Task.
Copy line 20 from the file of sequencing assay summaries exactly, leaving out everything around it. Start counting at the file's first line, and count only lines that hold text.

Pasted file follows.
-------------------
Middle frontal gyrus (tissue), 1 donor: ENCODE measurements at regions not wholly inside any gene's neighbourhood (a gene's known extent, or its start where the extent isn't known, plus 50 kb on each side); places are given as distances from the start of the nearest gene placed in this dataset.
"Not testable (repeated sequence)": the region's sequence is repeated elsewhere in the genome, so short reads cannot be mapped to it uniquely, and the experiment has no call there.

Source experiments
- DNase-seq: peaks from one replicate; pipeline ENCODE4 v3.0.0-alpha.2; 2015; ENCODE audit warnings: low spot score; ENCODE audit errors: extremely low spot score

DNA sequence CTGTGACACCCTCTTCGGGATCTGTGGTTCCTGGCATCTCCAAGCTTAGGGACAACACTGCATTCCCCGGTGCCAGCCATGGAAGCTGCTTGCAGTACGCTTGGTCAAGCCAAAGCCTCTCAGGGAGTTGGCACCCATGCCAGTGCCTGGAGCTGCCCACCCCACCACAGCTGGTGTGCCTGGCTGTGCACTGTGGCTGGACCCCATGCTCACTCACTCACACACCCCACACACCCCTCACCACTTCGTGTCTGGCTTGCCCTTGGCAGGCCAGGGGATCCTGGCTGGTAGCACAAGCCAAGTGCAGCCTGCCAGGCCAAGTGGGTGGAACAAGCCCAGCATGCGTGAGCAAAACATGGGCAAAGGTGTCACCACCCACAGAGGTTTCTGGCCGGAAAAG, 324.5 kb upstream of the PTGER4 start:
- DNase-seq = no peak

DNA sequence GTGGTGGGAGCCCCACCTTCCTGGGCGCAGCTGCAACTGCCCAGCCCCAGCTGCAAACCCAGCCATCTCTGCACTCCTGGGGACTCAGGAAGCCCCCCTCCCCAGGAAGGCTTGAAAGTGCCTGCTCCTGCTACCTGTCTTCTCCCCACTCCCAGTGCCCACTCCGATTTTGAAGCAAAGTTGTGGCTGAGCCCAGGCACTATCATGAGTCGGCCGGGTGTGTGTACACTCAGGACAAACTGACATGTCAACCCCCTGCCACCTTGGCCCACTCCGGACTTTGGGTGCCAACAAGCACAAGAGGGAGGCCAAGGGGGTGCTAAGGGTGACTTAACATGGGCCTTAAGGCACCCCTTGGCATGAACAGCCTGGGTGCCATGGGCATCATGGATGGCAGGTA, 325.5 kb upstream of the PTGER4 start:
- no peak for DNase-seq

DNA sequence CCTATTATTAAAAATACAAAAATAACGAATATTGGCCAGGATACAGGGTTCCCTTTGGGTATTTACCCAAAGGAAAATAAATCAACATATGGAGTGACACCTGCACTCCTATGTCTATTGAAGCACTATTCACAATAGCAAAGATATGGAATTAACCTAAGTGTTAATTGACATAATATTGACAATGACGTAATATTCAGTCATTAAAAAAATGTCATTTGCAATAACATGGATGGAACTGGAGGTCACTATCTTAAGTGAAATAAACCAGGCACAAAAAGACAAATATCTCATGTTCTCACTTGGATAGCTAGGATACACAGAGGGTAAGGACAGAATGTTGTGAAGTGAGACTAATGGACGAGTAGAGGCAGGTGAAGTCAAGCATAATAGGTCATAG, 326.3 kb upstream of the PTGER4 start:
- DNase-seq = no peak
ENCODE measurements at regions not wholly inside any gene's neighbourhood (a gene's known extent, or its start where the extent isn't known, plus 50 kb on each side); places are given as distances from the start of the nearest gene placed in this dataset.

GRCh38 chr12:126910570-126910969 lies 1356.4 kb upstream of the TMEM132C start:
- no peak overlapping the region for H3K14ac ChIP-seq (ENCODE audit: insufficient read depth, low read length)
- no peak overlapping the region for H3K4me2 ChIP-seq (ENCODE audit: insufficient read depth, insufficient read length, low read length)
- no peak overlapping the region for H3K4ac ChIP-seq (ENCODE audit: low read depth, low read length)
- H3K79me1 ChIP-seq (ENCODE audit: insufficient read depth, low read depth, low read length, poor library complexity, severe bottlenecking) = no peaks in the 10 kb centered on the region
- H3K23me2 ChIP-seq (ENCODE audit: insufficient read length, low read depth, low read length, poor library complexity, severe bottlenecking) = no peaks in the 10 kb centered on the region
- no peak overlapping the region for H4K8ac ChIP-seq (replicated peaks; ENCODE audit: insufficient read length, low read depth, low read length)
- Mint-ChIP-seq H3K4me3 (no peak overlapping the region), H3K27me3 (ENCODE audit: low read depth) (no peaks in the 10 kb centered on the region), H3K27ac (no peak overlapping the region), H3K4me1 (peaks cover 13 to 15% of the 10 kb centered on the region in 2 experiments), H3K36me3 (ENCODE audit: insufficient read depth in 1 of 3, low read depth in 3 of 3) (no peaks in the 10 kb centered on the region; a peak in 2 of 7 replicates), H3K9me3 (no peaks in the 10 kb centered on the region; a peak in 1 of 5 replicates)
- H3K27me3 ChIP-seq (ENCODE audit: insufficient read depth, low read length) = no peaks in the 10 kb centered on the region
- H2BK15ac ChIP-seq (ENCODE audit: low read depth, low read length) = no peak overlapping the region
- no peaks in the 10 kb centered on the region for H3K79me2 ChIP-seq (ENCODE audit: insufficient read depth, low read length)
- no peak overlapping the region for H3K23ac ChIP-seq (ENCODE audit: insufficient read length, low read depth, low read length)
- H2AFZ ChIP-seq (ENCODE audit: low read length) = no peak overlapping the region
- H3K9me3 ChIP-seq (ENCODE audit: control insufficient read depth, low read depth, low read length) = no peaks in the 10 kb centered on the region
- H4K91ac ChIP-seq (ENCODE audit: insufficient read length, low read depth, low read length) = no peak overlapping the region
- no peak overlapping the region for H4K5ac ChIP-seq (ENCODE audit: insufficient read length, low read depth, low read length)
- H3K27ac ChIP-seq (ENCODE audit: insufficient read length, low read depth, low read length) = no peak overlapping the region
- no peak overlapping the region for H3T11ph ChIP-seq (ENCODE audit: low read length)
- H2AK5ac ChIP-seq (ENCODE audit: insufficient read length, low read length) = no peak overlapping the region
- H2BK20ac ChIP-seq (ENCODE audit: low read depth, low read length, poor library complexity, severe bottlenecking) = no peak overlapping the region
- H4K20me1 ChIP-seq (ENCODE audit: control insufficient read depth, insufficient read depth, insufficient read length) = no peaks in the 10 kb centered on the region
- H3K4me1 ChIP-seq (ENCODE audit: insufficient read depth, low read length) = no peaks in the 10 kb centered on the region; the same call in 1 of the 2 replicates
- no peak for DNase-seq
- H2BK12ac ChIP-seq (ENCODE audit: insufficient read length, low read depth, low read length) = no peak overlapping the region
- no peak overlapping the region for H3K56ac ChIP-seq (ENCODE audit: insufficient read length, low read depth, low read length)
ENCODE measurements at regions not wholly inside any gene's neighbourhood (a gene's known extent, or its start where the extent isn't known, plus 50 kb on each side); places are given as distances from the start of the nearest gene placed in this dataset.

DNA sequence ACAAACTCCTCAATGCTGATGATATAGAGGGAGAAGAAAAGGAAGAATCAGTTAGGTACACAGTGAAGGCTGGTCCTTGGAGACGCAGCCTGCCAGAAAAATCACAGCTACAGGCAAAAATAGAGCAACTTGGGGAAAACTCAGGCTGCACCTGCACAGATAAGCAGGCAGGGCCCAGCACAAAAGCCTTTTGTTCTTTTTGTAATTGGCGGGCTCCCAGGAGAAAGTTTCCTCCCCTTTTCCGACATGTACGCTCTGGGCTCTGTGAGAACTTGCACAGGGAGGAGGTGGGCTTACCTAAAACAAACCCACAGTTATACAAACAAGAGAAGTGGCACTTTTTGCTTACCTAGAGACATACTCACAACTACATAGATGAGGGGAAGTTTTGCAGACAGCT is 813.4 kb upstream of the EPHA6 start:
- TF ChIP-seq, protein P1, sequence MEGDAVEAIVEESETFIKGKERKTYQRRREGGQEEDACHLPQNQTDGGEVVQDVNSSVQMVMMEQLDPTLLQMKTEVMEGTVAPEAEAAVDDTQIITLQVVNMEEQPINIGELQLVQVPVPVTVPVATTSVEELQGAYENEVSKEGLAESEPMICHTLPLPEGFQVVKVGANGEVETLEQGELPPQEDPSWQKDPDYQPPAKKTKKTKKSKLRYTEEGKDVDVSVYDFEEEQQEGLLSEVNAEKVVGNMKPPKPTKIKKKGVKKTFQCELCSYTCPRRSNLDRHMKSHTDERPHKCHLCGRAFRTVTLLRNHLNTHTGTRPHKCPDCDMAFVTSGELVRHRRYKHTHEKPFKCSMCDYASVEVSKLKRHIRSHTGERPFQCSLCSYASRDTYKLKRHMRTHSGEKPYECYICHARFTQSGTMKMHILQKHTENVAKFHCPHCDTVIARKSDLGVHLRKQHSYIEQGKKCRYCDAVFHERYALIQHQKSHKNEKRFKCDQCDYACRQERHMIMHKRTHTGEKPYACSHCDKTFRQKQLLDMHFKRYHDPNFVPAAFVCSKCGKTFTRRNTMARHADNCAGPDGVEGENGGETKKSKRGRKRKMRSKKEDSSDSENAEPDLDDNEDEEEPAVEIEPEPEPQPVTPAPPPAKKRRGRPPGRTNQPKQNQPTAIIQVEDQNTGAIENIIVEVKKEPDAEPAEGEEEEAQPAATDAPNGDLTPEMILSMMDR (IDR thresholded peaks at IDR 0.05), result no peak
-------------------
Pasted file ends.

- H3K27me3 ChIP-seq (ENCODE audit: insufficient read depth, low read length) = no peaks in the 10 kb centered on the region